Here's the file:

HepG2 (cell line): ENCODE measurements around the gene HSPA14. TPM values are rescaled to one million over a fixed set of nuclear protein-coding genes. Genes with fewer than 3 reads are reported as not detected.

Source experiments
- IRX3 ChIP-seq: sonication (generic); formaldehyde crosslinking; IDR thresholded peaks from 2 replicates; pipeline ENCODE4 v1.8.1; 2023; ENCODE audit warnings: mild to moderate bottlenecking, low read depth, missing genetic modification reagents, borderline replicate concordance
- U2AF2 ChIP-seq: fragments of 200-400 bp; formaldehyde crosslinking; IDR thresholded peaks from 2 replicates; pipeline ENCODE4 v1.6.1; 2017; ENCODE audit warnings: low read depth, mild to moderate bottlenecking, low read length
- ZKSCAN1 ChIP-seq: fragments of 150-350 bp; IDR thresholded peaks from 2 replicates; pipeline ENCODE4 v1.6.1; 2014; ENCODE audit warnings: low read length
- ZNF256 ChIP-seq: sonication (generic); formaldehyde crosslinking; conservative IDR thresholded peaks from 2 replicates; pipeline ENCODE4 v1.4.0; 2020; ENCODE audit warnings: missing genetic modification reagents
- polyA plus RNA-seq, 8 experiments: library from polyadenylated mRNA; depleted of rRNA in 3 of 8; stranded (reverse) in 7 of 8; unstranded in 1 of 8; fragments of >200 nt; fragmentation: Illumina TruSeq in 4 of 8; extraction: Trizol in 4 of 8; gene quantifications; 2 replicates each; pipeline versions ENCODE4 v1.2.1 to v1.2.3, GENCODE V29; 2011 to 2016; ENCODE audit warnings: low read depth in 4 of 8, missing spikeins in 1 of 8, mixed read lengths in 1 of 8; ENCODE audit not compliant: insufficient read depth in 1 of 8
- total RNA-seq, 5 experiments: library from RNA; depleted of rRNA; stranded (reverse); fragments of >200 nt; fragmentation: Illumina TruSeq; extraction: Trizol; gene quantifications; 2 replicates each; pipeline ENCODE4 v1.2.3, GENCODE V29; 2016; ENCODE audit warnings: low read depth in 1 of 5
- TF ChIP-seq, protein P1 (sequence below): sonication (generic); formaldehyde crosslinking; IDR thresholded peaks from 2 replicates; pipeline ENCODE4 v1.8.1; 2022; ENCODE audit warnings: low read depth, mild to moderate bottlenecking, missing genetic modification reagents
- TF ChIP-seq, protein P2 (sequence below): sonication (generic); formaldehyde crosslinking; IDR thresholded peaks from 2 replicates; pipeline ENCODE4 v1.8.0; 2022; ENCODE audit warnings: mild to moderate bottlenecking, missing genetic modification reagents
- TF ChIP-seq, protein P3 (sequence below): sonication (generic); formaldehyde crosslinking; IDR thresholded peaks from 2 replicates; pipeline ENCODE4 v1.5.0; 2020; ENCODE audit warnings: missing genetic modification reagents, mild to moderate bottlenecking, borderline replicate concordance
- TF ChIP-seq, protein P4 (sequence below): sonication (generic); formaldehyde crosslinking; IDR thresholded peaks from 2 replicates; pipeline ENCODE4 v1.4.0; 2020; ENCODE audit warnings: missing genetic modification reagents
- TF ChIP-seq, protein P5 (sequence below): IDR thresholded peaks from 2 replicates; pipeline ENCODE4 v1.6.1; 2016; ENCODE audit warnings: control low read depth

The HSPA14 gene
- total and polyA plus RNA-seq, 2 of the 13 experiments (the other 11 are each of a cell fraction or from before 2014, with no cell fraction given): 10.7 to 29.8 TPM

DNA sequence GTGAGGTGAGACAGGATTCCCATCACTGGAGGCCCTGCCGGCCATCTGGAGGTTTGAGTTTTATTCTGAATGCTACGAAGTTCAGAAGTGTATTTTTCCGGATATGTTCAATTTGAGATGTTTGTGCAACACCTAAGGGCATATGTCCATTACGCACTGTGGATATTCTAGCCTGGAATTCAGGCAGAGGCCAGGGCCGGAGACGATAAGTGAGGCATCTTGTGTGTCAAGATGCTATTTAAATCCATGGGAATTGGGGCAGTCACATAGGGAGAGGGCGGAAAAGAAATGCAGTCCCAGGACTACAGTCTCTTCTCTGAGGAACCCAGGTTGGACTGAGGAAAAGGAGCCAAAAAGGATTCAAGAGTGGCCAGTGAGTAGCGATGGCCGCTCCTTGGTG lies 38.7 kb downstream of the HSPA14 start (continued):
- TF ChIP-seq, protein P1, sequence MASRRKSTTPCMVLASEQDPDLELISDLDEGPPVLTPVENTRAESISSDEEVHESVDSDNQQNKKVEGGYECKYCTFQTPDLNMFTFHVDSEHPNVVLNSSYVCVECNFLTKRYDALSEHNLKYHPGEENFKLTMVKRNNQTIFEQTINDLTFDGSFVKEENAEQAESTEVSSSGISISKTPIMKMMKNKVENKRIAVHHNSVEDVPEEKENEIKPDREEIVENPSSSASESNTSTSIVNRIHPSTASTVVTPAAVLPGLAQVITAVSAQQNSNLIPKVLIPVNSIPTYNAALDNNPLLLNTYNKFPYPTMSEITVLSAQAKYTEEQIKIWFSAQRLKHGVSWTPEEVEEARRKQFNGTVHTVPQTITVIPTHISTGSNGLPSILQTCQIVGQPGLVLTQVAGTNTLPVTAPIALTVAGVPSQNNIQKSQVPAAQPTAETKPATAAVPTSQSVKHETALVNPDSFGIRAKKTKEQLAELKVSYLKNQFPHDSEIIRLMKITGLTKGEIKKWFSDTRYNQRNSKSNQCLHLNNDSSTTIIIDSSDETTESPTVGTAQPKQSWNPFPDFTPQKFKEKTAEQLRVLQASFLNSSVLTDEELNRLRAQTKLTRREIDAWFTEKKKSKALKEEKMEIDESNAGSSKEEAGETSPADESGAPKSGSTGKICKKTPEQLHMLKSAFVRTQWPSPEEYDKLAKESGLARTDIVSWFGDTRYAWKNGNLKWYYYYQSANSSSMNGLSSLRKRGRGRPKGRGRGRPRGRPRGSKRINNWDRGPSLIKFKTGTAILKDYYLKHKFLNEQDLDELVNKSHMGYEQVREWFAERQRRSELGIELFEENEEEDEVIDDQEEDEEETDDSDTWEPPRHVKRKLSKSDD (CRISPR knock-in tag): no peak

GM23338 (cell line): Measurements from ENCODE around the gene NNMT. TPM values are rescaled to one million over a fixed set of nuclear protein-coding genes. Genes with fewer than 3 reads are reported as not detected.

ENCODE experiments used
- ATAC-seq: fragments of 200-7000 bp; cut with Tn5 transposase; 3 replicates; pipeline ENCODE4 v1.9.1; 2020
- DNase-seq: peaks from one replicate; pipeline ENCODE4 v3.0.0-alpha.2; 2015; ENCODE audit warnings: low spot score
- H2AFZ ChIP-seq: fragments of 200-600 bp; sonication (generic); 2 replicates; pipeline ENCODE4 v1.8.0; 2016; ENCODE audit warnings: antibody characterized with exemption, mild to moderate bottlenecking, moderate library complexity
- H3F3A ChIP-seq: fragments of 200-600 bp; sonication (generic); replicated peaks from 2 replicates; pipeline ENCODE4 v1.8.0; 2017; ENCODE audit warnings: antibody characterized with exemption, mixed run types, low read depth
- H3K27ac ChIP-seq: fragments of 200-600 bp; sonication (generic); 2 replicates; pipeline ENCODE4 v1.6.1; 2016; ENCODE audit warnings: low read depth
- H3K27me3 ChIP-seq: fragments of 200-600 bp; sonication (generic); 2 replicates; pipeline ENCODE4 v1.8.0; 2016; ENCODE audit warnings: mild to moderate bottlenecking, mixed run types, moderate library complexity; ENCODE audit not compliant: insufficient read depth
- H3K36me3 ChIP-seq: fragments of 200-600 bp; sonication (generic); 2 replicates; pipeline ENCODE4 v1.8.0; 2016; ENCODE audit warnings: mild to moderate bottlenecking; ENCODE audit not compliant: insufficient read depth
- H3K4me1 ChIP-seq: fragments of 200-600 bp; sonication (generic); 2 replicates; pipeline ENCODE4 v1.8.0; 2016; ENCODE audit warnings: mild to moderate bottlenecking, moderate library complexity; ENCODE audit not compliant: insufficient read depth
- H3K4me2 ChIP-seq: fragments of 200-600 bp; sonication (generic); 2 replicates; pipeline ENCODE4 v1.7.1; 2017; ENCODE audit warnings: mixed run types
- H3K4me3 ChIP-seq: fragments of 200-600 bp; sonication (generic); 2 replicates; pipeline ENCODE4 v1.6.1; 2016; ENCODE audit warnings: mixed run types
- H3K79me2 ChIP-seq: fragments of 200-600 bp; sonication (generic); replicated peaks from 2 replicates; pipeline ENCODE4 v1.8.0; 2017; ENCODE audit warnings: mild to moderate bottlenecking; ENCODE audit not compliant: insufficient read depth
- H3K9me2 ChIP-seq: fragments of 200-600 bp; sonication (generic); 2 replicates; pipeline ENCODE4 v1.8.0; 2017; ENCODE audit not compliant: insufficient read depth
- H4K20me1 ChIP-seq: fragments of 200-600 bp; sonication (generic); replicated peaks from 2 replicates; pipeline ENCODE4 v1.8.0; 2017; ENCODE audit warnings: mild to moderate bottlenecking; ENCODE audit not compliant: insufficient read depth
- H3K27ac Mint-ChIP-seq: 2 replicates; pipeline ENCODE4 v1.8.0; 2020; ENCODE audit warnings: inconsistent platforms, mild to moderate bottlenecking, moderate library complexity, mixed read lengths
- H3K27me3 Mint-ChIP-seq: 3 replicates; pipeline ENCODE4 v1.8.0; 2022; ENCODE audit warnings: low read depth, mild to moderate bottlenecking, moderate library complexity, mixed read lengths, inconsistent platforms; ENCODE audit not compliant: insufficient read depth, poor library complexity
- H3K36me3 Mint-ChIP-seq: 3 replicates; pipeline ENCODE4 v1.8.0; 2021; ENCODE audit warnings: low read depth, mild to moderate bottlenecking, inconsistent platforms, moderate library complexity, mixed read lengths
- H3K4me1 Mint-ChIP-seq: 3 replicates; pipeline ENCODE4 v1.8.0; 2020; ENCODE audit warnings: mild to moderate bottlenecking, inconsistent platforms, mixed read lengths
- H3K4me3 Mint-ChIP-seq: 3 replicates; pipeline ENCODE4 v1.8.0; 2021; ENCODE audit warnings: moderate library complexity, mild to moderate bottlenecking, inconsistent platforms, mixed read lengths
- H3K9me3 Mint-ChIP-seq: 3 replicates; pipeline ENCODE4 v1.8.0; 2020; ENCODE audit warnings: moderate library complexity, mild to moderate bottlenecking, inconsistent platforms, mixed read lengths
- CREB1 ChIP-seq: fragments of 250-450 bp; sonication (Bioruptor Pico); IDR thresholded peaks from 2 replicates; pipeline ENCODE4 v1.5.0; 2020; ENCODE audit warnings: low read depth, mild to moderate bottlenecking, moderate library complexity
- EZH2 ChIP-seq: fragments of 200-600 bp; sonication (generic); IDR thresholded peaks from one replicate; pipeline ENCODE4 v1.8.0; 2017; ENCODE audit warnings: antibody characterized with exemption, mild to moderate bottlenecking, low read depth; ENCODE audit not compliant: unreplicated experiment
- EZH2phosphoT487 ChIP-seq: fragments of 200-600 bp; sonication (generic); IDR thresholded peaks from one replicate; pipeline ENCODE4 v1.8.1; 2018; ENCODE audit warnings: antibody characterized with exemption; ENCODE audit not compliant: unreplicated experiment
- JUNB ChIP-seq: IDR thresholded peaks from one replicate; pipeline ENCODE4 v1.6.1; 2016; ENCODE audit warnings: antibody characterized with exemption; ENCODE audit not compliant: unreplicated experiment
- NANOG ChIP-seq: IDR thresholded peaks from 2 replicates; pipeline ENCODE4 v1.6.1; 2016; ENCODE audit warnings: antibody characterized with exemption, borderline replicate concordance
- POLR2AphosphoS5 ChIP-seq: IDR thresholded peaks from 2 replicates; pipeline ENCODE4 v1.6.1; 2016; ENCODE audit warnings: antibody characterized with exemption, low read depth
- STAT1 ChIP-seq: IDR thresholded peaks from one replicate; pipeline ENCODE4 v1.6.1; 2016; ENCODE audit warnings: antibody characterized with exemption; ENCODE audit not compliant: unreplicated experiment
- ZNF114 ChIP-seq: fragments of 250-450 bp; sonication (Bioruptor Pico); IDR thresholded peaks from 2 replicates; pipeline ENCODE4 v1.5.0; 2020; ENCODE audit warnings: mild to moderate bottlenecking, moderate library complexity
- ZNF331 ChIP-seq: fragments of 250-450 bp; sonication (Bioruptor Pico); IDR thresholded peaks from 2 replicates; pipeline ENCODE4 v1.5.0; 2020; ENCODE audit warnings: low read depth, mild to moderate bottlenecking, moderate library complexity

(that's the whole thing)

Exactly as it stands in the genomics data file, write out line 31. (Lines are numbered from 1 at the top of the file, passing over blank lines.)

- H3K9me2 ChIP-seq: fragments of 200-600 bp; sonication (generic); 2 replicates; pipeline ENCODE4 v1.8.0; 2017; ENCODE audit not compliant: insufficient read depth